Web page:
While I’m on the subject of local wildlife, I should mention our neighborhood snakes. Fortunately we don’t have too many sightings, but the ones that I have seen are memorable.
First there was the “designer snake”.
This was a king snake which wandered onto my raised patio, trying to get to a nest that some swallows had built under the patio. As I have to climb the patio stairs to go between my office and the kitchen, I encountered this snake at eye level one day. King snakes tend to mimic rattlers by raising and shaking their tail, so I didn’t know that it wasn’t a rattler until I Googled it — and Googling didn’t commence until I was sure that Tinto had listened to my somewhat anxious “LEAVE IT!” It was quite handsome, once I was watching it from the safety of my kitchen, and when I found that it wasn’t a harmful snake, that in fact I should be pleased that it lives in my yard because it eats rodents, I ventured out with a long lens to … do what I do. As I photographed it, it started to climb up one of the bar stools on the patio. I’m not sure what it was looking for, but it seemed quite taken with the pattern that I’d chosen for the seats!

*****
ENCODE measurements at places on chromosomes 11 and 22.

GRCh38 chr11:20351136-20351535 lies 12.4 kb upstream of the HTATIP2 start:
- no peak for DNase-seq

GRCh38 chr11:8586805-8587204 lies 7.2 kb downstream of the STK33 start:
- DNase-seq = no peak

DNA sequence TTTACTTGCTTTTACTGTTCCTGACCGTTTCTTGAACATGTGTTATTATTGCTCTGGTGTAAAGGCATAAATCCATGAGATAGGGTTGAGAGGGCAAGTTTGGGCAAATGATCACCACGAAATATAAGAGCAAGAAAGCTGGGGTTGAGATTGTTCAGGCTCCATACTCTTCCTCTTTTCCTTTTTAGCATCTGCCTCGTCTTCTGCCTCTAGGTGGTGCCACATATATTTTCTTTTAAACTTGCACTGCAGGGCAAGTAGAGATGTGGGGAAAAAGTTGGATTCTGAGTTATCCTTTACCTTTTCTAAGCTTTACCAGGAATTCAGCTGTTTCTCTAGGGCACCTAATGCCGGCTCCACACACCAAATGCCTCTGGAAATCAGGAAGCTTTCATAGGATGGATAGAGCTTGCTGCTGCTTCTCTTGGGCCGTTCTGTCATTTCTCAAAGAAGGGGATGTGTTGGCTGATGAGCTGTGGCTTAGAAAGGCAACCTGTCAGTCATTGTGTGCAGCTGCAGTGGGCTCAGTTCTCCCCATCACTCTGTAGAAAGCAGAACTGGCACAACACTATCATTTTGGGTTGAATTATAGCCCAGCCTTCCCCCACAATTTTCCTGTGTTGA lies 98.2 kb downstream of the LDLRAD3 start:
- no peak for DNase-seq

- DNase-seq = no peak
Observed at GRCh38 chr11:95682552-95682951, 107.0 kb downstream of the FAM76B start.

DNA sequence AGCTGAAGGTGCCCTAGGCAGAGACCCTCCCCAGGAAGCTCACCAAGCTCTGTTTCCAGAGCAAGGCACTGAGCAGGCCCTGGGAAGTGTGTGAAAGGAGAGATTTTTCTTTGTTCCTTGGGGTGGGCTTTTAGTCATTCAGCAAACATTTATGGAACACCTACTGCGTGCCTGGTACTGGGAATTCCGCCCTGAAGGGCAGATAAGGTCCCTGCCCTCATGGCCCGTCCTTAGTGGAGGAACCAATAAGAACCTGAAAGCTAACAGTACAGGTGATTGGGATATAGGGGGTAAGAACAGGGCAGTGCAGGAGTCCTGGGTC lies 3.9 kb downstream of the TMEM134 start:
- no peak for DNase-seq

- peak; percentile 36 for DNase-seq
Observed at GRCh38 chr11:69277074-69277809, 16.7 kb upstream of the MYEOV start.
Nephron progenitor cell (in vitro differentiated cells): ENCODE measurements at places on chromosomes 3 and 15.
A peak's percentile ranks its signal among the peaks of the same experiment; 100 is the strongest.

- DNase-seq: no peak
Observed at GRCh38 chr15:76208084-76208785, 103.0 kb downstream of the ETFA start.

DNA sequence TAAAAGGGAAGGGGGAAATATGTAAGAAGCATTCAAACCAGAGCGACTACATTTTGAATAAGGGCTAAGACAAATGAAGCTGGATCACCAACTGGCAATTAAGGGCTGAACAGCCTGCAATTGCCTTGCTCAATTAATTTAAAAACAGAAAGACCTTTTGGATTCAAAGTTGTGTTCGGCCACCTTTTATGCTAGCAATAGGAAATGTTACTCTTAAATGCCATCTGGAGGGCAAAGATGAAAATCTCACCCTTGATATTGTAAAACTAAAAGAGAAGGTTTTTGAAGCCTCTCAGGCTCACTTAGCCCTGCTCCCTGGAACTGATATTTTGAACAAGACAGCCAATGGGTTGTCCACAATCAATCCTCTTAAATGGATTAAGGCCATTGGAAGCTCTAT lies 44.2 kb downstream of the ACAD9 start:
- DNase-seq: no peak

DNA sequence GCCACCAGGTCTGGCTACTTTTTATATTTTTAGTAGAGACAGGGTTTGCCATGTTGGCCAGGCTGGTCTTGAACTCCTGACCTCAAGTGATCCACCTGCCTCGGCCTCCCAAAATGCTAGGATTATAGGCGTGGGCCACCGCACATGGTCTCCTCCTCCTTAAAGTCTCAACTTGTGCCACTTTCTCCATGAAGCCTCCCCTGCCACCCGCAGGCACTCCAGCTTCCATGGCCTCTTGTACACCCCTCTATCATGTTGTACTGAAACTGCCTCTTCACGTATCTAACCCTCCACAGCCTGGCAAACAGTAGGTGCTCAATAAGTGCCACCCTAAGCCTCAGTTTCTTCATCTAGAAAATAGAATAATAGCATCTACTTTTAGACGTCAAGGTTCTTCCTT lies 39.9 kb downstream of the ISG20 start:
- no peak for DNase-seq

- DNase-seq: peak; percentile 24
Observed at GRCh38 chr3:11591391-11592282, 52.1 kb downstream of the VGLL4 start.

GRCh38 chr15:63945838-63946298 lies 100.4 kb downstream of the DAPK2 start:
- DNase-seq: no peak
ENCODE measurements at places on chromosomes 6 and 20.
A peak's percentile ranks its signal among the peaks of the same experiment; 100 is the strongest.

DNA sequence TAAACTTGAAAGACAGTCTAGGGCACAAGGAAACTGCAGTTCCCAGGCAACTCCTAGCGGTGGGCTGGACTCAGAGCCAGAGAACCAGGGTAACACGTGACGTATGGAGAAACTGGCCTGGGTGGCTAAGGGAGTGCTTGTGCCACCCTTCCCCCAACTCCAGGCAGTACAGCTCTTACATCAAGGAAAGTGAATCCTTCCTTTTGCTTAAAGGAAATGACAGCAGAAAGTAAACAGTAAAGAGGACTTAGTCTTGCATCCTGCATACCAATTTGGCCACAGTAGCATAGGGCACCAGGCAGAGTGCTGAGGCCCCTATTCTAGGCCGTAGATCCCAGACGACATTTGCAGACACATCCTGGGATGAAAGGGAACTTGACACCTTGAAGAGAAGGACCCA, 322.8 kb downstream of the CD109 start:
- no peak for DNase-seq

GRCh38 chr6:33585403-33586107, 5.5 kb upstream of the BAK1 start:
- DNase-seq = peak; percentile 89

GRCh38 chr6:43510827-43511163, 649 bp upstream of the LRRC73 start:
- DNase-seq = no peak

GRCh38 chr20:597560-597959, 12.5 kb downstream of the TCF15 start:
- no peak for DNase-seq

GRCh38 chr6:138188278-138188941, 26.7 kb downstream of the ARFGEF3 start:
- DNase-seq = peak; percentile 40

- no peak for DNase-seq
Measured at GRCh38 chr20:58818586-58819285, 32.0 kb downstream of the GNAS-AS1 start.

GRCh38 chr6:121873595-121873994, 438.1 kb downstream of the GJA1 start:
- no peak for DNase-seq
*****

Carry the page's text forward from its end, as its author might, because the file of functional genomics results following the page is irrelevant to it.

Tinto and I hike up our our nearest mountain, Double Peak, on a regular basis. Because it’s one of the last preserved open spaces in the area, there is a lot of wildlife. I’ve seen deer (though not for a while), coyote, rabbits, and of course, snakes. One day, my friend Julie Blair and I were up there, and we saw a commotion in the grass. The grass wasn’t tall enough to hide a coyote, so we weren’t terribly worried, but onto the trail raced a black lizard, with a grass snake in hot pursuit, coming right toward us. The thought crossed my mind that if the lizard ran up my leg the snake was going to follow, so we started backpedalling like crazy. The lizard ran right between us, and the snake, thwarted, relaxed from strike mode, muttered, “Sheesh,” or whatever snakes say when their lunch escapes, and slithered back into the grass. It happened so fast that I have no picture, even though we were up there photographing the wildflowers!
My latest snake encounter was also on Double Peak. About halfway up the mountain I saw this sunning in the middle of the trail.
I only had my “winkie” camera with me, but I snapped a few photos of him. I’d never seen a rattlesnake with black and white stripes on its tail, so when I got home I looked it up and found that it might be a Red Diamond rattler, which is considered rare in the area. I emailed the San Diego Field Office of the US Geological Survey, and sure enough, they confirmed my identification and thanked me for my sighting. I didn’t tell them that as far as I was concerned, ALL rattlesnakes should be rarely seen!